Biologists discover the key mechanism that triggers human ageing
And they could use it to help slow or reverse the process.
Scientists have discovered that the deteorioration of the tightly-packed bundles of DNA that are responsible for our normal cell functioning is actually reversible, and figuring out how this process works could enable new treatments for age-related diseases like Alzheimer’s.
Researchers from the Salk Institute in the US and the Chinese Academy of Science made the discovery while studying the underlying causes of Werner syndrome - a genetic disorder that causes affected individuals to age more rapidly than normal.
People with this condition suffer age-related diseases early in life, such as cataracts, type-2 diabetes, osteoporosis, and cancer, and often die prematurely in their 40s or 50s.
The team found that the genetic mutations responsible for this syndrome caused densely packed DNA - known as heterochromatin - to become destabilised, which serves to disrupt normal cellular functions and caused the cells to age prematurely.
“This disruption of normal DNA packaging is a key driver of ageing,” senior researcher Juan Carlos Izpisua Belmonte, from the Salk Institute, said in a press release.
“This has implications beyond Werner syndrome, as it identifies a central mechanism of aging - heterochromatin disorganisation - which has been shown to be reversible.”
The mutant WRN gene that causes Werner syndrome produces a protein, which helps maintain the structure and integrity of a person's DNA. But dysfunctional forms of this protein, like those that exist in people with Werner syndrome, can disrupt the replication and repair of DNA, and the expression of genes.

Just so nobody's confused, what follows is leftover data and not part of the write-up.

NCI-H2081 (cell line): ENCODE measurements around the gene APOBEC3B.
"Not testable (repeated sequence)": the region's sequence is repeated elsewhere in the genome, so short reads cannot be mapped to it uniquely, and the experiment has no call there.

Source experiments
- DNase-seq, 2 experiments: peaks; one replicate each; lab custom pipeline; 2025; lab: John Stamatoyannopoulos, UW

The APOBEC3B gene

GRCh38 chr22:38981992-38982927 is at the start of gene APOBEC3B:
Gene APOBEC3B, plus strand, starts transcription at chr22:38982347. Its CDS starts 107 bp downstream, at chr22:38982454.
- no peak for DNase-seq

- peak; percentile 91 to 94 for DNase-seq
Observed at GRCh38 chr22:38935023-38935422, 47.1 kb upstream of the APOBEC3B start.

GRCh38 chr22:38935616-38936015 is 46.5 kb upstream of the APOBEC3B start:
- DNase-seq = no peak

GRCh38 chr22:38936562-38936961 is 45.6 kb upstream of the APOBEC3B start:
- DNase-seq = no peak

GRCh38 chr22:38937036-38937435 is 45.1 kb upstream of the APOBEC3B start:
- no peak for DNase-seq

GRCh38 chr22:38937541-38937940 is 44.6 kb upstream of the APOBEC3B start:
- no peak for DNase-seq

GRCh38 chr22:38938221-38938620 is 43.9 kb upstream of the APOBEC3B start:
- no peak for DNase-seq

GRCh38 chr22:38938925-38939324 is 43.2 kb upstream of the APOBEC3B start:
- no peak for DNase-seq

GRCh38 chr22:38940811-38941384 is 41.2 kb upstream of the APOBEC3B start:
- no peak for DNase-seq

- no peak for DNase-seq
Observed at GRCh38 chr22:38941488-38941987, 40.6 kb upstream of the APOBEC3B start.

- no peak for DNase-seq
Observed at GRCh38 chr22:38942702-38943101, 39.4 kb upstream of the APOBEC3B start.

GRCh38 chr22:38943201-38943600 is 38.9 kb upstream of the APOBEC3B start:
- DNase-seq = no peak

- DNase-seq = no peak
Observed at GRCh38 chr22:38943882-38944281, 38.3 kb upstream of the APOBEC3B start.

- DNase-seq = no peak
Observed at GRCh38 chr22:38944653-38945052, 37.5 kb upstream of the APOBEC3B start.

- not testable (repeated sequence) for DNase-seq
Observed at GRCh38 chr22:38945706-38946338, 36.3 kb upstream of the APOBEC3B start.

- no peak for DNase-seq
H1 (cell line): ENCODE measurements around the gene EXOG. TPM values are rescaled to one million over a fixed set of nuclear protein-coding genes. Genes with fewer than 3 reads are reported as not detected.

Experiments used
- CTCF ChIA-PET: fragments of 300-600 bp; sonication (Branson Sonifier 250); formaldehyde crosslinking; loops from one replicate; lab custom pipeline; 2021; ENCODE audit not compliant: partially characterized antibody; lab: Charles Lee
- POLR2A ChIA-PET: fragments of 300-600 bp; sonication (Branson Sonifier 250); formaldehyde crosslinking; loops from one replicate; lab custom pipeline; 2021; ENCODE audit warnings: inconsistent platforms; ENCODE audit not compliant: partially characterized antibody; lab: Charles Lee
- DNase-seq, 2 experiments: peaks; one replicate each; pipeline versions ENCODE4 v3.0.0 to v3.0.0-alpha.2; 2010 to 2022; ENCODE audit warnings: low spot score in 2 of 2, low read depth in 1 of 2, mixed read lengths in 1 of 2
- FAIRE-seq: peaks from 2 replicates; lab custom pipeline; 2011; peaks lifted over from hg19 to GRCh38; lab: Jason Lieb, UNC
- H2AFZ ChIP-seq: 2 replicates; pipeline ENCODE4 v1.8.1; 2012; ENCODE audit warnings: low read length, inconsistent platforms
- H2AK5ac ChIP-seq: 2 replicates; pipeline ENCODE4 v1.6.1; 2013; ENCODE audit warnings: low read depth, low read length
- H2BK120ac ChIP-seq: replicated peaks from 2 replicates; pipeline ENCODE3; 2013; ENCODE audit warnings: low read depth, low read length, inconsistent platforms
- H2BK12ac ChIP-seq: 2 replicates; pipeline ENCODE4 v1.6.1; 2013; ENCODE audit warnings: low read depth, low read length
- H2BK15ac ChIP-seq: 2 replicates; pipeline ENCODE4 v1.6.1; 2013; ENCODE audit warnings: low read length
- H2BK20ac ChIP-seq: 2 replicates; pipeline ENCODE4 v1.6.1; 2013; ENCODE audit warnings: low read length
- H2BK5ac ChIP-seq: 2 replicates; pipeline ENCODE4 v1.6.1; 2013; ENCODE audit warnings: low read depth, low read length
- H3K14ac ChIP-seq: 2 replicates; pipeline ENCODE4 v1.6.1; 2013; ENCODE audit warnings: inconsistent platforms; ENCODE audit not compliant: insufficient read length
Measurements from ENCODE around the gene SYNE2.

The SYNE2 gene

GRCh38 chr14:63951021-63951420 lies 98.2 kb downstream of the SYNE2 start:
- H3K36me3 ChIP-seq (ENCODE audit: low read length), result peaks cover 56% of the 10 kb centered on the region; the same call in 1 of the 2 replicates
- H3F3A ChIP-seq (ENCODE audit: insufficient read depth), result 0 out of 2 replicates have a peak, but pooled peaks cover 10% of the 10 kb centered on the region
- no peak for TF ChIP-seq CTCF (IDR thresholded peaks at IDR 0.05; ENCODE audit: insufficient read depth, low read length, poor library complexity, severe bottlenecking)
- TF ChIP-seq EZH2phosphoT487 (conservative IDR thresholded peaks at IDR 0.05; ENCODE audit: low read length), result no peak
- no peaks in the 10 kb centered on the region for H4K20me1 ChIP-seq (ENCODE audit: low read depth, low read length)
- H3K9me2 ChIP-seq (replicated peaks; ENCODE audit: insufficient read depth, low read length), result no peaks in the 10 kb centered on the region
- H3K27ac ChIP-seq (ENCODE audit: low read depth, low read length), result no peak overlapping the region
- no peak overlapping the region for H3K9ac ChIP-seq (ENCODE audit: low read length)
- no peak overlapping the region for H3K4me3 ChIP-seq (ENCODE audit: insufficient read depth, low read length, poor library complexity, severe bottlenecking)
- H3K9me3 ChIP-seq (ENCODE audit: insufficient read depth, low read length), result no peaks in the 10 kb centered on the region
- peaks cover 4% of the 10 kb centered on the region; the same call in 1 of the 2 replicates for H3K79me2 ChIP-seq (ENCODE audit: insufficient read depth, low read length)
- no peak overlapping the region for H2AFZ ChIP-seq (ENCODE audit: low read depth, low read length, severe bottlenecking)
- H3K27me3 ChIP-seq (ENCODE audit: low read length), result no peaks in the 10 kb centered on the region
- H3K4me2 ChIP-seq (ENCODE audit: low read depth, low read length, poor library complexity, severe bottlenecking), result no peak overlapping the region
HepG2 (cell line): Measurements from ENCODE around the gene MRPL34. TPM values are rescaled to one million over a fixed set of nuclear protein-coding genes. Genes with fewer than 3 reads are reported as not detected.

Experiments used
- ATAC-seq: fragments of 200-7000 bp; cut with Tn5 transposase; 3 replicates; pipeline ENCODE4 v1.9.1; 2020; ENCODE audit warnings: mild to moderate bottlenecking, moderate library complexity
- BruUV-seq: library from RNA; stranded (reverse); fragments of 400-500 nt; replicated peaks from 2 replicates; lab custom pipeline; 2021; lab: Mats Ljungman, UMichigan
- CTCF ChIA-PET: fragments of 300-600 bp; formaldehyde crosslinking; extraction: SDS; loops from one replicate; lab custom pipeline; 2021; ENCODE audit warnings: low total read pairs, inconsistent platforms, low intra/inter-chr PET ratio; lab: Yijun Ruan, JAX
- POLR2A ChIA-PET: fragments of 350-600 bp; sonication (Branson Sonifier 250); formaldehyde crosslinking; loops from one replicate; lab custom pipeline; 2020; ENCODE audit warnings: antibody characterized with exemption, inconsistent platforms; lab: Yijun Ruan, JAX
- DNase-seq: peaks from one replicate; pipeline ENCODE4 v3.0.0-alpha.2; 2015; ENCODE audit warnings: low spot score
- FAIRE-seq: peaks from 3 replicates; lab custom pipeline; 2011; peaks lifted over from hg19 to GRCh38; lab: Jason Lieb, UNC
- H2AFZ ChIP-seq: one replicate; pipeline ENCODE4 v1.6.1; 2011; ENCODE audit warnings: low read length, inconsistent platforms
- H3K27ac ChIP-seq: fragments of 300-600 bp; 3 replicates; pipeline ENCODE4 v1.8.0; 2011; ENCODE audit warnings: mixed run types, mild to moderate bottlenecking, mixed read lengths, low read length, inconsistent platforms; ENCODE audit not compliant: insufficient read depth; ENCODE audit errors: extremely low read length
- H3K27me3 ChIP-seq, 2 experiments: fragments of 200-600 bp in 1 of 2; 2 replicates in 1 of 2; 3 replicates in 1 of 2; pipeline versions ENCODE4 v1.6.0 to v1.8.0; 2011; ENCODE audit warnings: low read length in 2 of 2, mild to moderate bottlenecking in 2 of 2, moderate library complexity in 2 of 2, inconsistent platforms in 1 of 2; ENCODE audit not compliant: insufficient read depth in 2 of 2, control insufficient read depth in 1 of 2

Researchers have previously thought that this might be a factor in ageing, but exactly how the dysfunctional protein hinders critical cell processes was unclear.
In this latest study, the team used a gene-editing technology to remove the WRN gene from embryonic stem cells, which can go on to become any type of cell in the body. These cells mimicked the genetic mutation seen in Werner syndrome patients, and they aged much faster than healthy cells.
The team also observed that the deletion of this gene led to the structural breakdown of heterochromatin. This bundling of DNA, which is found inside the cell’s nucleus, controls the activity of genes and helps the molecular machinery inside cells to function normally.
Chemical switches on the outside of these bundles of DNA can change the structure of the heterochromatin, causing genes to be expressed or silenced, the press release says.
In further experiments, the team was able to show that the mutated protein interacts directly with these chemical switches, serving to destabilise the structure of the heterochromatin DNA.
As part of their study, the researchers also tested stem cells from the dental pulp of healthy people across a wide age range. They found that older individuals, aged between 58 and 72, had fewer genetic markers for the DNA instability than people between the ages of seven and 25.
“What this study means is that this protein does not only work in a particular genetic disease, it works in all humans,” Belmonte told Alice Park at TIME. “This mechanism is general for aging process.”
The team’s findings were reported in Science.
“Our study connects the dots between Werner syndrome and heterochromatin disorganisation, outlining a molecular mechanism by which a genetic mutation leads to a general disruption of cellular processes by disrupting epigenetic regulation,” said Belmonte.
“More broadly, it suggests that accumulated alterations in the structure of heterochromatin may be a major underlying cause of cellular aging. This begs the question of whether we can reverse these alterations - like remodeling an old house or car - to prevent, or even reverse, age-related declines and diseases.”
The team says more extensive studies will be needed to fully understand the role that this DNA breakdown plays in ageing, particularly, how it works in conjunction with other cellular processes implicated in aging, such as the shortening of telomeres, which are fragments of DNA on the ends of our chromosomes.
Importantly, before it becomes anything close to heralding the fountain of youth we all crave, researchers will need to develop ways to specifically target, and safely edit, these genes in humans, rather than in petri dishes.
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